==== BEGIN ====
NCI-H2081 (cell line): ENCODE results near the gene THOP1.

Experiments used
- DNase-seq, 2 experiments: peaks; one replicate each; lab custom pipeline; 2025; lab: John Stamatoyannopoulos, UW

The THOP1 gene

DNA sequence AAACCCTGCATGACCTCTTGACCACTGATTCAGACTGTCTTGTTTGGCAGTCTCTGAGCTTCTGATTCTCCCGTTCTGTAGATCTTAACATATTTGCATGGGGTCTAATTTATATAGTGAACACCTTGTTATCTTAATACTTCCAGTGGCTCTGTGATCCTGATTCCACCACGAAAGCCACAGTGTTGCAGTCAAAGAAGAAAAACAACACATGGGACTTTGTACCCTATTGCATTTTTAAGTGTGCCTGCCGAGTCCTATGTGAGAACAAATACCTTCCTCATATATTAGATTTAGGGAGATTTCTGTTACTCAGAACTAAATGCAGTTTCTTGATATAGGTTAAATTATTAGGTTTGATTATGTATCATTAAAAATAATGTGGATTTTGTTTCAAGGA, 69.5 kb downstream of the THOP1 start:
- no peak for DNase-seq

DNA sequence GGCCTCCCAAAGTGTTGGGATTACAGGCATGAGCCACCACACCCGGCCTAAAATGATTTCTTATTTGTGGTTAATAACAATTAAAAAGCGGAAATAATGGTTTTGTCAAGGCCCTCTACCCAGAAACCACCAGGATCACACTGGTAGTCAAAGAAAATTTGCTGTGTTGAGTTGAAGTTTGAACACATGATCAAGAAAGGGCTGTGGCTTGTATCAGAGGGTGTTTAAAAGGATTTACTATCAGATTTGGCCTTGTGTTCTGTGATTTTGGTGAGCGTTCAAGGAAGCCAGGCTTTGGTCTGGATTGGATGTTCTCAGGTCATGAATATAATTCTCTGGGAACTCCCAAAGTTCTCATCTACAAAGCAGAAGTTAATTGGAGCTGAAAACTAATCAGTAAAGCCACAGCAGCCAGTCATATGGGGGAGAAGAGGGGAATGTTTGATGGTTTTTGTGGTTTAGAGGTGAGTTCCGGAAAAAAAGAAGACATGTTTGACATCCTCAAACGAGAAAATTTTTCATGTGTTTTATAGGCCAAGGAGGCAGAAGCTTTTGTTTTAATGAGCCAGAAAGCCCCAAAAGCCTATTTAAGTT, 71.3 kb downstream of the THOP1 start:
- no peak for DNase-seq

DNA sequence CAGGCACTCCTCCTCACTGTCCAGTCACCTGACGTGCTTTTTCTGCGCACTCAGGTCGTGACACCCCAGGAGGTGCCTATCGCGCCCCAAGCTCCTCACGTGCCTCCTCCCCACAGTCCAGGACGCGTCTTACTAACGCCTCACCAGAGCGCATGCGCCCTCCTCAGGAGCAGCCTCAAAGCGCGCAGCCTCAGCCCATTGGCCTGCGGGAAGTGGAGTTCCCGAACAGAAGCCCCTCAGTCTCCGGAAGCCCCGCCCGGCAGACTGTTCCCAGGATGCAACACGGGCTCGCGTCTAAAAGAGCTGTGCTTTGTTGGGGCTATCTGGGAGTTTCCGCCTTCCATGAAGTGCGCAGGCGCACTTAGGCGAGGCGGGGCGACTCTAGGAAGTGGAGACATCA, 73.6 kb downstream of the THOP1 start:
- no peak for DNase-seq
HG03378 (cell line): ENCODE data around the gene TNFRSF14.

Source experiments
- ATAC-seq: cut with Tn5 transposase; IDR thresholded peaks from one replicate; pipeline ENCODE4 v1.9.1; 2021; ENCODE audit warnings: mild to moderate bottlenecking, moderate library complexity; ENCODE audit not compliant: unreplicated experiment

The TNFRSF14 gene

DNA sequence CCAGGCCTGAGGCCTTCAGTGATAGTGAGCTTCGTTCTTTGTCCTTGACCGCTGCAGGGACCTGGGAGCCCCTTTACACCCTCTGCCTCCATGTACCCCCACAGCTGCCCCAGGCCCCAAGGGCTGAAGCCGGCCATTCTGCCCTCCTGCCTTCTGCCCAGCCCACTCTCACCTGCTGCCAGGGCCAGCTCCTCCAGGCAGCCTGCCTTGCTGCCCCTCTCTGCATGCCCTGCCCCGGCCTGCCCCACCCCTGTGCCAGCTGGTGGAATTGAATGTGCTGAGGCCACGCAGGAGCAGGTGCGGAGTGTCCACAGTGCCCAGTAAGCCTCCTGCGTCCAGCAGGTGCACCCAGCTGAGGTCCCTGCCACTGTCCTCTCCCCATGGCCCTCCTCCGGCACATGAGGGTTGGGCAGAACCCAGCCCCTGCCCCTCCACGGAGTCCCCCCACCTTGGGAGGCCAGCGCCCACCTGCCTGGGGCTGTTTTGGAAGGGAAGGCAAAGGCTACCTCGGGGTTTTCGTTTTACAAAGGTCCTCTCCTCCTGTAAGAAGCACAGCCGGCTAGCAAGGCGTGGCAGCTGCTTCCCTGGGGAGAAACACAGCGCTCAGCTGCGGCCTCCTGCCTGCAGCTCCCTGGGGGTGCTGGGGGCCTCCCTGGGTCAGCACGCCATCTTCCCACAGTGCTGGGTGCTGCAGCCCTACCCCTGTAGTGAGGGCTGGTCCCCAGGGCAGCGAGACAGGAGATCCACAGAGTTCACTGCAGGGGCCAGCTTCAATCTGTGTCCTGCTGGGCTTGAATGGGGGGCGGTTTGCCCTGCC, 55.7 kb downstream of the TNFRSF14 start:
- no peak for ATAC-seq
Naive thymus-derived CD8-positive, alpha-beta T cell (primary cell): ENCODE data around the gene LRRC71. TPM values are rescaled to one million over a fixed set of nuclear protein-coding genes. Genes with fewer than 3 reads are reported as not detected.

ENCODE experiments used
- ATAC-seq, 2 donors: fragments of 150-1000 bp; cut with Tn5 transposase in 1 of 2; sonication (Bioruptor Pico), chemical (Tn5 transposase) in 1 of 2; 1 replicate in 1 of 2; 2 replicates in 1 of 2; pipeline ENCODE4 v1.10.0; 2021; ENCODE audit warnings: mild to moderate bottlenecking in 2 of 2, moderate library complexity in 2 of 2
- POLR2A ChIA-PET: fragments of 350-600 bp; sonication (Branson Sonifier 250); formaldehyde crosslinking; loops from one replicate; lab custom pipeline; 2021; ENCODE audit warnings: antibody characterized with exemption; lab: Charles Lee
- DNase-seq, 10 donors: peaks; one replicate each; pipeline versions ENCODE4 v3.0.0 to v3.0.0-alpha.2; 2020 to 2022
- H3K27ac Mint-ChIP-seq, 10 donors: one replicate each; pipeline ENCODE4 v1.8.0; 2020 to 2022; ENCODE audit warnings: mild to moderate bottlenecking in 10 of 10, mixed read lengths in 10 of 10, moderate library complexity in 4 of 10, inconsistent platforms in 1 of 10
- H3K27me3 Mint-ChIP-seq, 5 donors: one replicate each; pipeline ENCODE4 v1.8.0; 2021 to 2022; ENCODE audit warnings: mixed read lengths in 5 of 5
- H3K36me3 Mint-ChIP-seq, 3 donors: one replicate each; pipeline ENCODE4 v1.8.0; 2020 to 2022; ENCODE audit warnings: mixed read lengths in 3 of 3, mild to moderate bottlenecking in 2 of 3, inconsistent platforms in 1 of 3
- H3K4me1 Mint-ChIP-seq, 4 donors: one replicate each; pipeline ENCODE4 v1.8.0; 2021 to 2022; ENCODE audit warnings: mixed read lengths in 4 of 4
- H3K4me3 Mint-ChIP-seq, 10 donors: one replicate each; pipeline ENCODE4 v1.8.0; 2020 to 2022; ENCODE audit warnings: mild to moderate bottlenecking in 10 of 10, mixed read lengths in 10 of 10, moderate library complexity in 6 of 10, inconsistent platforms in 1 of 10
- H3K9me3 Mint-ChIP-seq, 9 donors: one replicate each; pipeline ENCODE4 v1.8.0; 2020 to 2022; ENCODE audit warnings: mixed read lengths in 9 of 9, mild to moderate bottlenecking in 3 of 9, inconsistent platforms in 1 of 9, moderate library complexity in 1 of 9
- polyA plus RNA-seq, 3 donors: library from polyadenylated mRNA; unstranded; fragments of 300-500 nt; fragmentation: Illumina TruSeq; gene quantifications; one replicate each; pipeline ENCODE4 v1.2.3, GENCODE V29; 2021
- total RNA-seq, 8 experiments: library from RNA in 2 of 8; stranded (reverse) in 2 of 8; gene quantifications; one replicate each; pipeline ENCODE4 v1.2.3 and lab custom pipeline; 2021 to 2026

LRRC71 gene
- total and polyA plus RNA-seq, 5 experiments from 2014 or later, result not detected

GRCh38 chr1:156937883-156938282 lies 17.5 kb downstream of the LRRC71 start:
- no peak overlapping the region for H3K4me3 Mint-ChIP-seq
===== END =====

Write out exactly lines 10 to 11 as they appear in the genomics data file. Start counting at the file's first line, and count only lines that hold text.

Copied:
- no peak for DNase-seq
HG03378 (cell line): ENCODE data around the gene TNFRSF14.